Kozka’s images are bursting with tension, characters and complex narratives.
His work recreates that which never existed, using 3D effects or set construction to achieve a world between reality, dreams and memories.
Kozka believes that by re-framing and remembering memories, we can shed light on our true selves.
He took some time to tell us all about what he’s thinking when he’s behind the camera.
What does photography mean to you?
For me, right now, photography is all about telling stories and helping people connect with their own histories.
I have described the props, rugs, lights clothes and locations as “hooks”: they are selected to attract and draw the viewer into the shot, and are what connects the viewer to the images. They also invite the viewer to re-connect with their own memories & share in the commonalities; to use the image as a springboard into their own history.
How would you describe your personal photography style and practice?
I work with the tableau photography. I am a ‘maker’ rather than a ‘taker’ of images. I tend to work in a slightly different way. Rather than finding a location of interest and then building an image around that location, it starts as an idea, and then I sketch it out on paper.
I draw my ideas from my own, shared and collective memories before I go about searching for the right location or build a set. Casting, propping and more are all very important in building an image that can communicate with others.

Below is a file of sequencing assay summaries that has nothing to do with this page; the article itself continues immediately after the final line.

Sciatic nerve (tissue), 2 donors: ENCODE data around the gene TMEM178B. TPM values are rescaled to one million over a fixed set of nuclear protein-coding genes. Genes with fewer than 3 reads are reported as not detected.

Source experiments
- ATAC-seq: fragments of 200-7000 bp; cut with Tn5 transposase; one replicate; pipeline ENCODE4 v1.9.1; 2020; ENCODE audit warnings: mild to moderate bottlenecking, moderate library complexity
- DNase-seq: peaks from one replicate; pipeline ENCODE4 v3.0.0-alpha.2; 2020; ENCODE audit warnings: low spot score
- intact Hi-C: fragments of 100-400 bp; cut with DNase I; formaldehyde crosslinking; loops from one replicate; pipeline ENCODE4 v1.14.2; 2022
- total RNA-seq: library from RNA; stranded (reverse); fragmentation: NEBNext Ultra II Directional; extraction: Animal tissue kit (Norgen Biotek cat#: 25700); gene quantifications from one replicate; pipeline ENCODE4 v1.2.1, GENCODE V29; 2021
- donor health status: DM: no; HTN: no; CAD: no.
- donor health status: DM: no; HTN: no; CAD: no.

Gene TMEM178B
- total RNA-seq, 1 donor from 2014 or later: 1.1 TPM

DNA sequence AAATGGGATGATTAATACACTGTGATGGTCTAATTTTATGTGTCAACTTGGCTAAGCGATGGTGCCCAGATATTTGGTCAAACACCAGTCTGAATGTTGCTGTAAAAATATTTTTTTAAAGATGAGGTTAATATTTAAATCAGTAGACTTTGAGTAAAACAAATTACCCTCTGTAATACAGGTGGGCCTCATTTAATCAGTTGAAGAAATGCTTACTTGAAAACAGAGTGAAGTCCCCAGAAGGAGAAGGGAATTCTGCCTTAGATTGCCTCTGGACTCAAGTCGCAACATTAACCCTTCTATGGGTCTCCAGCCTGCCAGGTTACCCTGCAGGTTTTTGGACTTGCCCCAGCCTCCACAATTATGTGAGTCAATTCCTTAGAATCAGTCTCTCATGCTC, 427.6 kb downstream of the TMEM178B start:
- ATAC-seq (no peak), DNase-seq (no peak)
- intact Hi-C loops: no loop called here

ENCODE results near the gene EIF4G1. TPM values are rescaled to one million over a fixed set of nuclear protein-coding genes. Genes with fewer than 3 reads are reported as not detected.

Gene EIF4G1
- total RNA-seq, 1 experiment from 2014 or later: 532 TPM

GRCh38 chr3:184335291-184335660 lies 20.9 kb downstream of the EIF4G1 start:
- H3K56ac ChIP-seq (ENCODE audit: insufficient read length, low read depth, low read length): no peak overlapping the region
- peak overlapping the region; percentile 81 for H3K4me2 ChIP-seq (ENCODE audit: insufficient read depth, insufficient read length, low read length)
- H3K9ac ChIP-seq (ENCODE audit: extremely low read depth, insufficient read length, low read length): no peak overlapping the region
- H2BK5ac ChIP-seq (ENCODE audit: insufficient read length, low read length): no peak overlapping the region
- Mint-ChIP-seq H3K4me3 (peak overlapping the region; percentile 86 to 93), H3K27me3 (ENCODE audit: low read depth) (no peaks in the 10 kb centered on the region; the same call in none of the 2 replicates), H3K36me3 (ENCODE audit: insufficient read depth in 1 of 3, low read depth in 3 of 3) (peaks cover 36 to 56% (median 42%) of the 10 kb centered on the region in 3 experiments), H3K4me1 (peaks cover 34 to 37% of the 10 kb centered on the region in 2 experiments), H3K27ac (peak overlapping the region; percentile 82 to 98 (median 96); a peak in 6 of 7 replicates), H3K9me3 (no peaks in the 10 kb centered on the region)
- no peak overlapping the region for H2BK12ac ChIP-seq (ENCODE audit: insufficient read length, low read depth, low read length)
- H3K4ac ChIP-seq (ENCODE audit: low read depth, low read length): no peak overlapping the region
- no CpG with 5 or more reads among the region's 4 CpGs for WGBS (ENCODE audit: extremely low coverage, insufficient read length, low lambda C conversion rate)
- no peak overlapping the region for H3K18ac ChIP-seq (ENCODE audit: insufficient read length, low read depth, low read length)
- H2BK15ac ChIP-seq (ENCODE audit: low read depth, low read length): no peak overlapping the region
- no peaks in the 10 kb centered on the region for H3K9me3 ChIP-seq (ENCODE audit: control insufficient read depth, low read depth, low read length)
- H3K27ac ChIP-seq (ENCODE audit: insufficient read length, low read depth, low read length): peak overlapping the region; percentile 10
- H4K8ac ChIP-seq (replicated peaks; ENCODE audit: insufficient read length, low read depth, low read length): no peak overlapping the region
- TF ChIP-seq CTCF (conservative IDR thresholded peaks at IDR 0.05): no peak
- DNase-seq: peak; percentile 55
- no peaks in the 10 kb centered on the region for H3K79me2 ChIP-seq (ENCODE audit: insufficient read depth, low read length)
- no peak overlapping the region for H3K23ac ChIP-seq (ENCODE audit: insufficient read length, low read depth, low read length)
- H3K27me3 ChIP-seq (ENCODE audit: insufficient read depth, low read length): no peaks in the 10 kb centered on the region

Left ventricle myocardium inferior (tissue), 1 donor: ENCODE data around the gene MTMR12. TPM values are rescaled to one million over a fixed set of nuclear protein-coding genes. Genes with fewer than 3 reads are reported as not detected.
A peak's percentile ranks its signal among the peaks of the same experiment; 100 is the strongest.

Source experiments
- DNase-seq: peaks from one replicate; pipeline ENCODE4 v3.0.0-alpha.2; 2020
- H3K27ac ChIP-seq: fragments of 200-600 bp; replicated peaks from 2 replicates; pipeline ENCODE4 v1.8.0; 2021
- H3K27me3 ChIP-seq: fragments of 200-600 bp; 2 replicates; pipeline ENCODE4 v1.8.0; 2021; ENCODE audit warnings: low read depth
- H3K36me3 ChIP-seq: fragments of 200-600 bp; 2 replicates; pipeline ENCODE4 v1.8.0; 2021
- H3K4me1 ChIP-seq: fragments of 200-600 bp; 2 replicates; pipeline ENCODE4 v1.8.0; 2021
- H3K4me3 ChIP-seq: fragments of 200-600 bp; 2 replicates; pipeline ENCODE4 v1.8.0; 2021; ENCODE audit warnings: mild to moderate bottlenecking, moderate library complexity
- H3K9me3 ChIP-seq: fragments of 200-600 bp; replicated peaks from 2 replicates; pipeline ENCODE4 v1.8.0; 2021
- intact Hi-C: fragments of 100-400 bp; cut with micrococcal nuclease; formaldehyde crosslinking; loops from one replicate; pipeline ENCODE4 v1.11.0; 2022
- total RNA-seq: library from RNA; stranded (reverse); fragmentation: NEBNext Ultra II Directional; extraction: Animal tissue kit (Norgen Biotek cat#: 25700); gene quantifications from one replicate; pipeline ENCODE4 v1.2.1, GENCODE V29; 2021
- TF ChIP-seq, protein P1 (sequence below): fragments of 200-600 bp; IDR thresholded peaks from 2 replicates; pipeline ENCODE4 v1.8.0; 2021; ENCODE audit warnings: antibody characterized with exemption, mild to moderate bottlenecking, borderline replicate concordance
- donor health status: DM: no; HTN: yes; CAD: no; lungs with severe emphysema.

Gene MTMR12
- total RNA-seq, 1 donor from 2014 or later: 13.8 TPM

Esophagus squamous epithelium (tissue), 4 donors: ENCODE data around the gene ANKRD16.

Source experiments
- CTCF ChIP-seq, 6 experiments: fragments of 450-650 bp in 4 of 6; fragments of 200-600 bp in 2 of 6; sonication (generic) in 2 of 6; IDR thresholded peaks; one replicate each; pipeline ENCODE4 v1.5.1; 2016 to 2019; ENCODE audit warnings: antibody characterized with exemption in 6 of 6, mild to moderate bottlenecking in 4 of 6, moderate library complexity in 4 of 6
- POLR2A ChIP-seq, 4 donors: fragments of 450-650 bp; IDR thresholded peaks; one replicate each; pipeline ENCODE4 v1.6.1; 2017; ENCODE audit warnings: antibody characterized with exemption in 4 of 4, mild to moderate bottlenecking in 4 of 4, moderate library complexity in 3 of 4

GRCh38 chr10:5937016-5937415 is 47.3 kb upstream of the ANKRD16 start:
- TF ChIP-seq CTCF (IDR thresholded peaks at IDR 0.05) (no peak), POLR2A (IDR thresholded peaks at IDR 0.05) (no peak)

How have people reacted to your work?
Part of a viewers’ interaction and enjoyment of my work comes from the close examination of details and props, and how they elicit emotional responses, often triggering their own memories of a similar time. My intent had always been to include “hooks” in an image to catch the viewer’s attention. I had not realised the power these would have in stirring our own memories, inviting the viewer to connect with the image on a very personal level.
What has been the proudest moment in your photographic career so far?
Being chosen as a Hasselblad Master in 2008 and published in the Masters Book Vol. 1 Passion, and having my work selected for the 2016 Murray Art Museum Albury collection. I’ve had a long association with the gallery and to be honoured in that way made me feel extremely proud. There is also the sense of pride I get when I see former students succeeding in their careers, awards and competitions. It’s a different kind of pride but equally as important.
What does the future of photography look like?
The future for photography is bright. Photography is everywhere in everything—visual literacy has improved, people’s ability to read and understand images has become more sophisticated—this makes for a fertile ground.
Photography has always been connected and linked to technology and photographers have always embraced these new developments and continue to do so. The convergence of technology has created possibilities such as moving images, convergence with 3D technologies, and the use of UAVs (drones etc.)
Story: Jennifer Park